What are somegeneral characteristics of Phylum Dinozoa?
Aquatic habitats, phytoflagellates, and two flagella (equatorial and longitudinal).
What are Zooxanthellae? What are red tides?
Zooxanthellae are dinoflagellates that live inside of coral in a mutualistic relationship. They capture light and convert it into energy for the coral, and the coral gives it a safe place to live. Red tides are caused by algal blooms. The algae produce harmful toxins that kill fish and other creatures in the aquatic habitat.
What are some general characteristics of Phylum Apicomplexa? What diseases does it cause? What taxa causes Coccidiosis?
Primarily marine, all endoparasitic, apical complex, no cilia or flagella.
What are some general characteristics of Amoebas? What does it mean to say that an amoeba is "naked?"
Most free living in aquatic habitats, no flagellated life stage, can be naked or shelled, heterotrophic. Naked amoebas are amoebas that lack a hard covering.
Which amoebas are pathogens of humans?
Entamoeba coli: can cause temporary mild gastrointestinal distress
E. histolytica: causes amoebic dysentary.
What are some benefits of multicellularity?
Allows for bigger body size (movement of materials, defense, and food availability) and more complex structures.
Why might Phylum choanoflagellata and Proterospongia be important?
Choanoflafellata are identical in appearance to choanocytes. Proterospongia share many similarities with sponges.
What are some general characteristics of Poriferans?
Primarily marine, asymmetrical or radial symmetry, organized around a series of water canals/chambers, and no "true" tissues/cellular organization.
What is an osculum? Spongocoel?
Osculum: large aperture in a sponge through which water is expelled.
Spongocoel: large, central cavity of sponges.
What are the major differences between asconoids, syconoids, leuconoids? How specifically does water move through each?
Asconoids: least complex
Syconoids: more complex
Leuconoids: most complex
Water moves into the incurrent canal through the ostium. From there, it enters a flagellated chamber, and then enters an excurrent canal. It is expelled through the osculum.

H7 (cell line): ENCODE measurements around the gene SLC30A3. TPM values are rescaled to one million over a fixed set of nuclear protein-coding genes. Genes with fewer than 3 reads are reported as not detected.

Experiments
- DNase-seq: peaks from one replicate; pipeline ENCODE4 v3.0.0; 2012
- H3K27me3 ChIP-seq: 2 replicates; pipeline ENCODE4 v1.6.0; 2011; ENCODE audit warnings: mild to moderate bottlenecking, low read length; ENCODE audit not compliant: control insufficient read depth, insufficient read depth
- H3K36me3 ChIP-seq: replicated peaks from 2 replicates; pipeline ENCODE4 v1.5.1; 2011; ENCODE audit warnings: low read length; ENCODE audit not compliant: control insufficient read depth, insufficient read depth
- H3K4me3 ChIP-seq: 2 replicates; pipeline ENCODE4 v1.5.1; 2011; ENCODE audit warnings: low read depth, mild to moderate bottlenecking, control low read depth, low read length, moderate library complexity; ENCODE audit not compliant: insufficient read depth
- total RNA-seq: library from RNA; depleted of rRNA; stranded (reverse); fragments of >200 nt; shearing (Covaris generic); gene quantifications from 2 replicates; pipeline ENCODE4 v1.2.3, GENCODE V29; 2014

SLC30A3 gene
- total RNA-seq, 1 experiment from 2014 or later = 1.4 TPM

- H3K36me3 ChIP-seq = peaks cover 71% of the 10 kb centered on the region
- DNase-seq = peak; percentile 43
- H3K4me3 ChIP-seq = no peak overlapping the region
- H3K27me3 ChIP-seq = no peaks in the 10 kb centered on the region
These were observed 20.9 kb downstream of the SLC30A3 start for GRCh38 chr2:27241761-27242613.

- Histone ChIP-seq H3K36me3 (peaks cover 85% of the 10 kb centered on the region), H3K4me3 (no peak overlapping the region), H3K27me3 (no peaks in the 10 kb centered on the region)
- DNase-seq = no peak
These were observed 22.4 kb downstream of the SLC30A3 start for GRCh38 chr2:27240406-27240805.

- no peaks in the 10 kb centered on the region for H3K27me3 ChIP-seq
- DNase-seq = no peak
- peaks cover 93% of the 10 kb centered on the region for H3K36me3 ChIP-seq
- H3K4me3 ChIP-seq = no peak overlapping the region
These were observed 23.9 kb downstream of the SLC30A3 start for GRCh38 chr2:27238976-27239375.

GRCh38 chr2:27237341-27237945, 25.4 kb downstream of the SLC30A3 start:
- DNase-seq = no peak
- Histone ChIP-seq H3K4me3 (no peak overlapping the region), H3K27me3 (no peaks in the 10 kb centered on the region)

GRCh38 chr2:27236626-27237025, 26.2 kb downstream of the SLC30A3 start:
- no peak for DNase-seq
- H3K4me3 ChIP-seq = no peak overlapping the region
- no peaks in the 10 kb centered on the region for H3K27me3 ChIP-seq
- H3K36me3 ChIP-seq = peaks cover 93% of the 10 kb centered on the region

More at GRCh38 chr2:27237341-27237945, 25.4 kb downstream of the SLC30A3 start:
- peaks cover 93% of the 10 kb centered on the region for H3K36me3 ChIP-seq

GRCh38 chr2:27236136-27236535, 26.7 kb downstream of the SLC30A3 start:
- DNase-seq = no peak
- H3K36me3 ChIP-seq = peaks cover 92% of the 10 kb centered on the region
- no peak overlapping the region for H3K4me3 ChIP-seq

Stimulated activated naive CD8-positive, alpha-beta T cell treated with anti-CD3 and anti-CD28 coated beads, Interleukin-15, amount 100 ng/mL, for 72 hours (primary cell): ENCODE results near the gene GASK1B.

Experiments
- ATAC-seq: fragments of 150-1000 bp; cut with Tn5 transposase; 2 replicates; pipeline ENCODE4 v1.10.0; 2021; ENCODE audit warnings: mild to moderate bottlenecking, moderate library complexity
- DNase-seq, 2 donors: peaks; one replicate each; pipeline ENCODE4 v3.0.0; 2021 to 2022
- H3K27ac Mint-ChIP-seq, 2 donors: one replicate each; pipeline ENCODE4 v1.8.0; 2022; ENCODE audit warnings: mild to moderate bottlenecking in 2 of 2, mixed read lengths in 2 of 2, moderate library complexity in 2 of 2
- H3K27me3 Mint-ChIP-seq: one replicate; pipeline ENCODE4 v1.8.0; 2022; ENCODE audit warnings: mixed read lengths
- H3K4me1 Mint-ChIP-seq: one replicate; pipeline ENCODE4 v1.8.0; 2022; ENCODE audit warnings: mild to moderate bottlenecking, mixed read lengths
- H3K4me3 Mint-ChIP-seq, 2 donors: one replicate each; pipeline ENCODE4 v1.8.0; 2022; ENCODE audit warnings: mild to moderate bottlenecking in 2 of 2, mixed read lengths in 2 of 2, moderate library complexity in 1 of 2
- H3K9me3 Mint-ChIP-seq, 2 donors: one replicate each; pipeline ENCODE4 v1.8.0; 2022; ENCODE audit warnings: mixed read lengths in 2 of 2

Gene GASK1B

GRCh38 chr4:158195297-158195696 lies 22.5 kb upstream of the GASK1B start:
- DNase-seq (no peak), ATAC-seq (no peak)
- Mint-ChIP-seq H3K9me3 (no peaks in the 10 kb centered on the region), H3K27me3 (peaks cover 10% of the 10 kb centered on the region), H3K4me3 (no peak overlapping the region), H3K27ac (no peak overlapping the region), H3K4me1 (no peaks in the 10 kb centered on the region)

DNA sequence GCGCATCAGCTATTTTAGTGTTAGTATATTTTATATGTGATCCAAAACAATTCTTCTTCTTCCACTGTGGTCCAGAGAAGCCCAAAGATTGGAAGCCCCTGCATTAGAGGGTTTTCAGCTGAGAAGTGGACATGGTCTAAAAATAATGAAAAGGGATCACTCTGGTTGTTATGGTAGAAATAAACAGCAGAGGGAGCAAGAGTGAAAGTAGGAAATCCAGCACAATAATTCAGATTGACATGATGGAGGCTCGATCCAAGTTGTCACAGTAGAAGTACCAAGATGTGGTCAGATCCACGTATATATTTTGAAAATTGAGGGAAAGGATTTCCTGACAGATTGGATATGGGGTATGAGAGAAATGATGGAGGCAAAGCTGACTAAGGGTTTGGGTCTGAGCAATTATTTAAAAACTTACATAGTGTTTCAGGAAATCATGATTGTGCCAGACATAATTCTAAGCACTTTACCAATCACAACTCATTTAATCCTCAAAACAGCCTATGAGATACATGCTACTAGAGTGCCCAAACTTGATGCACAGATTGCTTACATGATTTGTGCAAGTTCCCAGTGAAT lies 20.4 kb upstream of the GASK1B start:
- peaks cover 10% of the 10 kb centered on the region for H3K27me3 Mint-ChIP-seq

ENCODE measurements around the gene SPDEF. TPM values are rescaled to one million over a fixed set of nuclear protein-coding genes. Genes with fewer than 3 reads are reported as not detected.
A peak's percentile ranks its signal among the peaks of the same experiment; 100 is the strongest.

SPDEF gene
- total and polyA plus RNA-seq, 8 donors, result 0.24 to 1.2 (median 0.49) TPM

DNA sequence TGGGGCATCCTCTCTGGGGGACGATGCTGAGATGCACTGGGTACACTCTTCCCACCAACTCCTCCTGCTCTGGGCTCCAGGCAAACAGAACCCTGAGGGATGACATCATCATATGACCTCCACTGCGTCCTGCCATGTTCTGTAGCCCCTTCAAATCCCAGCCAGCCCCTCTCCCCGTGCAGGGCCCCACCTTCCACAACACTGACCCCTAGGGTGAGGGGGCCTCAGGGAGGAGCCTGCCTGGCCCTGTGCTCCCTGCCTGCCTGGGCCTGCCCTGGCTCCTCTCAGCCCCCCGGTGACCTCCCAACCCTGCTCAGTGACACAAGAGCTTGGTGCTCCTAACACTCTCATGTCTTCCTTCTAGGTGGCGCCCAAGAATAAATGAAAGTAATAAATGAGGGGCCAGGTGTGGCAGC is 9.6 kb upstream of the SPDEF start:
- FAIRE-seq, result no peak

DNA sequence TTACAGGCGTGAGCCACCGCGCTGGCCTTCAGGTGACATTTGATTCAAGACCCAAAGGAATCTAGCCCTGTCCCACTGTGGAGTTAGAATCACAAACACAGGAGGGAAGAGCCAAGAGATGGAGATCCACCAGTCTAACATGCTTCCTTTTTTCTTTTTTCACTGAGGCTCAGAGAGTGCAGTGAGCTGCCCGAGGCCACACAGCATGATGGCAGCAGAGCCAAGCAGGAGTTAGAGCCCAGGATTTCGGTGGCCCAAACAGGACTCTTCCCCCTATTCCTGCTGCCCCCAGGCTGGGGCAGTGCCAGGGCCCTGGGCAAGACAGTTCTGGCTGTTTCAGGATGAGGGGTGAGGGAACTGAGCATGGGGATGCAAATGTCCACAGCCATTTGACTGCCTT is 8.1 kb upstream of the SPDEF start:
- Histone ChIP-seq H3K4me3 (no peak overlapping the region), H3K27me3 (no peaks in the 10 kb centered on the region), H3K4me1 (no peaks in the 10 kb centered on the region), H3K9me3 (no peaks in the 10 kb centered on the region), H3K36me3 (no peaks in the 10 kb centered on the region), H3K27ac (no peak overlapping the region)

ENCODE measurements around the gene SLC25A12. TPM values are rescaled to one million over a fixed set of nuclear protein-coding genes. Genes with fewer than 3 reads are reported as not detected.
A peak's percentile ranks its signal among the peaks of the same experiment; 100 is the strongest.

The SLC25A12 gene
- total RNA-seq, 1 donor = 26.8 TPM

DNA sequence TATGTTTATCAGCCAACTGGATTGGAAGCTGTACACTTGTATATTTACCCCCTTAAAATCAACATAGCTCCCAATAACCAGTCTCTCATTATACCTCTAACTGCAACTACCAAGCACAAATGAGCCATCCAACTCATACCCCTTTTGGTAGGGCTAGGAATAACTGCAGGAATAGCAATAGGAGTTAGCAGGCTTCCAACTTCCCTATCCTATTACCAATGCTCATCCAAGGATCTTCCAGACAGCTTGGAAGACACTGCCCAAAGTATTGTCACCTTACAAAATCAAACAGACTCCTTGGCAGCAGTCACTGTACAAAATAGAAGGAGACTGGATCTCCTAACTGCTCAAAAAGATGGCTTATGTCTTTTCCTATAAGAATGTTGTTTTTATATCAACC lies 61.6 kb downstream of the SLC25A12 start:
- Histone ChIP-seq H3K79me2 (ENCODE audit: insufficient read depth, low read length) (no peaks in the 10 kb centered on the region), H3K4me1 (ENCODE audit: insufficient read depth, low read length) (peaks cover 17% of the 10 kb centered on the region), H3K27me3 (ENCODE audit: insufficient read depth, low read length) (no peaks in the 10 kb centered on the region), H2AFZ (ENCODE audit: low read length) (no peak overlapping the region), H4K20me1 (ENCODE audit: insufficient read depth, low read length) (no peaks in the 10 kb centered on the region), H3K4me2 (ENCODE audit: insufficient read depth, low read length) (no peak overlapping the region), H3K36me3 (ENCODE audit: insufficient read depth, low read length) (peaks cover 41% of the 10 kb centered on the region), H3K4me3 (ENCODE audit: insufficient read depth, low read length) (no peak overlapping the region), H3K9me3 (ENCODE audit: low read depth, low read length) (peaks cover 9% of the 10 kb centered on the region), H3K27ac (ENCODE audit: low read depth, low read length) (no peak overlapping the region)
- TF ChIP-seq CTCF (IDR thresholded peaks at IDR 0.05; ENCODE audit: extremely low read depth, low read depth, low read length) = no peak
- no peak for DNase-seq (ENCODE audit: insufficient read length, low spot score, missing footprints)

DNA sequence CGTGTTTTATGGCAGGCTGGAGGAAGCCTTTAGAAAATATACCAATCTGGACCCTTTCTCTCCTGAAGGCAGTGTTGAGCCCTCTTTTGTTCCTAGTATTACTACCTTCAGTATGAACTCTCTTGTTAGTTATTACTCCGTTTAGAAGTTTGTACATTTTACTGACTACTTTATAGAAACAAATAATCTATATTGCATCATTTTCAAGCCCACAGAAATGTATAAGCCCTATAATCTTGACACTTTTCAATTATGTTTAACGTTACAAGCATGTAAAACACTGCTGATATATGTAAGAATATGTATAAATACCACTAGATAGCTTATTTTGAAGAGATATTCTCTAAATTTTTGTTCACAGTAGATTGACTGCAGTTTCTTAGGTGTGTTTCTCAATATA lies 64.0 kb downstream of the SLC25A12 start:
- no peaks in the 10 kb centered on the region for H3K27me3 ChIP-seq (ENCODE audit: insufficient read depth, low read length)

What is the name of the three cell types in sponges? (e.g. Pinacocytes, Archaeocytes, and Choanocytes).
What are spicules?
Small structures within the sponge that give it support and deter predators.
Why are currents so important so sponges?
Carry away wastes
How do sponges reproduce? What does monoecius mean? What are gemmules?
Asexually and sexually
Monoecious - produce eggs and sperm at different times.
Gemmules - tough-coated dormant clusters of embryonic cells produced by freshwater sponges for development in more favorable conditions.
What adaptations do sponges have for a sedentary lifestyle?
What are some general characteristics of Cnidarians?
Mostly marine, radial or biradial symmetry, diploblastic, cnidocytes, gastrovascular cavity, nerve net
Cnidarians have a dimorphic body plan. What does this mean?
They have a life cycle that switches between polyps (asexual) and medusae (sexual).
What is alternate generations?
Cnidarian switch between asexual polyp and sexual medusae
How do Cnidarians feed?
Uses tentacles and nematocysts/cnidocyte to capture prey.
What are nematocysts?
A specialized cell in the tentacles of a jellyfish or other coelentrate, containing a barbed or venomous coiled thread that can be projected in self-defense or to capture prey.
Cnidarians have a nerve net. What is this and why is it important?
Nerve cells at the base of the epidermis and gastrodermis interconnect to form a nerve net to respond to localized stimuli.